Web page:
Some Orthodox claim acceptance of the doctrine would put Mary in a divine class, equal to God...I would have to dispute that! Being voluntarily without actual sin, together with being conceived without original sin, would not put a human into a Divine class. No one can claim that Adam and Eve in their pre-lapsarian sinless state, having been created without original sin, were "divine", equal to God. Also consider the good angels...they are absolutely sinless, but not to be considered equal to God.
G. "No one can be given the right to be conceived in sanctity." Can one claim to know every whim, deed, and desire of God? Where's the belief in Holy Mysteries? One should read Jeremiah 1:5 (The Lord speaks to Jeremiah and says, "I have sanctified thee before thou didst leave the womb of thy mother"). Next read Luke 1:37 and Genesis 18:14. Nothing is impossible to God; God can do anything!
Also, to claim one is not really human without original sin would mean that original sin is essential to human nature. Yet, neither the Church, nor the Fathers nor Scripture teaches such. If our nature cannot do without that what is essential to it, then that would seemingly mean that Baptism cannot/does not wash away original sin. Further, if original sin (as a stain on the soul) is essential for human nature, then Jesus (who had no sin) could not be fully human. But no Orthodox would be able to accept that Jesus was not fully human.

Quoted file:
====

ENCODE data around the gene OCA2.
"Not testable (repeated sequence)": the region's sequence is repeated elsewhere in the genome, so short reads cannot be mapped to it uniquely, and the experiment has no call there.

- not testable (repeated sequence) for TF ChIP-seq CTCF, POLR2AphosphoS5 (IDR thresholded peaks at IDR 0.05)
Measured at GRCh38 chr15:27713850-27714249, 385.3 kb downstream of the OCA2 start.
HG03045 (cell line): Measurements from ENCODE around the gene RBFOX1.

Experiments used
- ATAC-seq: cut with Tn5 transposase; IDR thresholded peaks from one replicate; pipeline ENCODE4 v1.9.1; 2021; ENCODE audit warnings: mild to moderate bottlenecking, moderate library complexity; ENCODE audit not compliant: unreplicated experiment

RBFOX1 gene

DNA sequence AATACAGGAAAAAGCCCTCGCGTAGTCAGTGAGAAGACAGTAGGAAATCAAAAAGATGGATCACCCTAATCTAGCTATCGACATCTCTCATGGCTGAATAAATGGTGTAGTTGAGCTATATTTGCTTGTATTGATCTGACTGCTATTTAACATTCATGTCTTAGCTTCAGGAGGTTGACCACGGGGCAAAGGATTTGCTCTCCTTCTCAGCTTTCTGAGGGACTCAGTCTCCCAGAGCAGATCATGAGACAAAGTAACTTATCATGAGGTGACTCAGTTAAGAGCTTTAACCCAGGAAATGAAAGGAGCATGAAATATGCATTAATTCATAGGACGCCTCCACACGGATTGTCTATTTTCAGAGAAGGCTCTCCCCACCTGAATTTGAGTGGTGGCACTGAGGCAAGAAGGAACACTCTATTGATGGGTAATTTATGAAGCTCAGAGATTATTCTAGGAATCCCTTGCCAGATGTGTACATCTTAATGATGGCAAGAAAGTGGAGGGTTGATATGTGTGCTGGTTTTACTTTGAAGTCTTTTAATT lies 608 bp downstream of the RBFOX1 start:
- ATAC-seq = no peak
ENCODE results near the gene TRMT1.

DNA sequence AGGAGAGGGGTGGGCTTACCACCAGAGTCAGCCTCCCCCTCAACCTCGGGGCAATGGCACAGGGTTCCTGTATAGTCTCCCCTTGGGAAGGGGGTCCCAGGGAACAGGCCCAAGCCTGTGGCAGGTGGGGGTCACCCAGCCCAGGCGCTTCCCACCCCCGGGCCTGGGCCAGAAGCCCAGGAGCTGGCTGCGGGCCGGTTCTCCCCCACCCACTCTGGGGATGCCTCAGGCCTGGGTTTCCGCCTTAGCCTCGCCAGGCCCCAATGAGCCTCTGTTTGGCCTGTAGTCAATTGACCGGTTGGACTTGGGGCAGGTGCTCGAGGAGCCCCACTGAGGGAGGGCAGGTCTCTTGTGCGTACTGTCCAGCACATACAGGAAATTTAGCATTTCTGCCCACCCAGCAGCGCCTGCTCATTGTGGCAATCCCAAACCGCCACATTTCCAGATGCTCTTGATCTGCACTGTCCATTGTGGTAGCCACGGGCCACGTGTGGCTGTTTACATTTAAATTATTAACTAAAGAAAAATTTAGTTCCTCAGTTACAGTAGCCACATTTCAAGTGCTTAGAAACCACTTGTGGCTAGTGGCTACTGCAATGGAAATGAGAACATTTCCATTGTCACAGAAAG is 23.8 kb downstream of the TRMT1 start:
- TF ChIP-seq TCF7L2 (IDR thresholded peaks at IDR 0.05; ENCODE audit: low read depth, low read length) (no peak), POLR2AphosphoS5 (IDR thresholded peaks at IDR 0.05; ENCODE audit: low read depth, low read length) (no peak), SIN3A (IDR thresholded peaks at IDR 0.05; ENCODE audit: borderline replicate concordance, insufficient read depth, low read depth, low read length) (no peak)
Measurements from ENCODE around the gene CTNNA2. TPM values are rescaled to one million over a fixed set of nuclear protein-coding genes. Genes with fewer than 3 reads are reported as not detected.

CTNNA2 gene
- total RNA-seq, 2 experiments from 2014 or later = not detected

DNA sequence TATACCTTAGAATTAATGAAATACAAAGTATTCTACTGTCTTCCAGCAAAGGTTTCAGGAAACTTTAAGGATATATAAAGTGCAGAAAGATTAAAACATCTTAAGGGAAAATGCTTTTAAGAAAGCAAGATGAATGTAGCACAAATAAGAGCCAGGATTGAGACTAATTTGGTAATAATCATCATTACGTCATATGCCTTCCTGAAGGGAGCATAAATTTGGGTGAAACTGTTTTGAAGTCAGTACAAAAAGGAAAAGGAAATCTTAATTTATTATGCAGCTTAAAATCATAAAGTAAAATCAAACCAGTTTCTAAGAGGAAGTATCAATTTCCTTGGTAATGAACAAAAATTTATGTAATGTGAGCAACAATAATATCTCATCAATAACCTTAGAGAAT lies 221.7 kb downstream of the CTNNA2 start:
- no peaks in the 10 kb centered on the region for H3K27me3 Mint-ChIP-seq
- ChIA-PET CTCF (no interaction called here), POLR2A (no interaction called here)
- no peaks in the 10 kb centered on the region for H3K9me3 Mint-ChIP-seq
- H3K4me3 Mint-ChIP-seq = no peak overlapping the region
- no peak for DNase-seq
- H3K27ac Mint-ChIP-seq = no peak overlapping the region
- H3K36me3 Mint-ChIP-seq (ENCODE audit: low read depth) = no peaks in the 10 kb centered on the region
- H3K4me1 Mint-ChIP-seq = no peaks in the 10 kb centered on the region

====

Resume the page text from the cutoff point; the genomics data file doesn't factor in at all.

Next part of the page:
H. "If God could preserve Mary from original sin, then why not simply do it for all mankind?" Are we questioning God's abilities? Why was there a tree of knowledge of good and evil? Why did God need to send a Son? He could have just saved all mankind with a wave of the arm, a blink of an eye, or a mere passing thought. (Note that the Muslims use the same excuse to downgrade Jesus from divine to mere human prophet). But should we second-guess God's actions and motives? Since God is timeless, and therefore ultimately knew that Adam and Eve would sin, maybe this was His way of making us work for our salvation, in that we are born with original sin and do sins all our lives, but must work at being granted His salvation...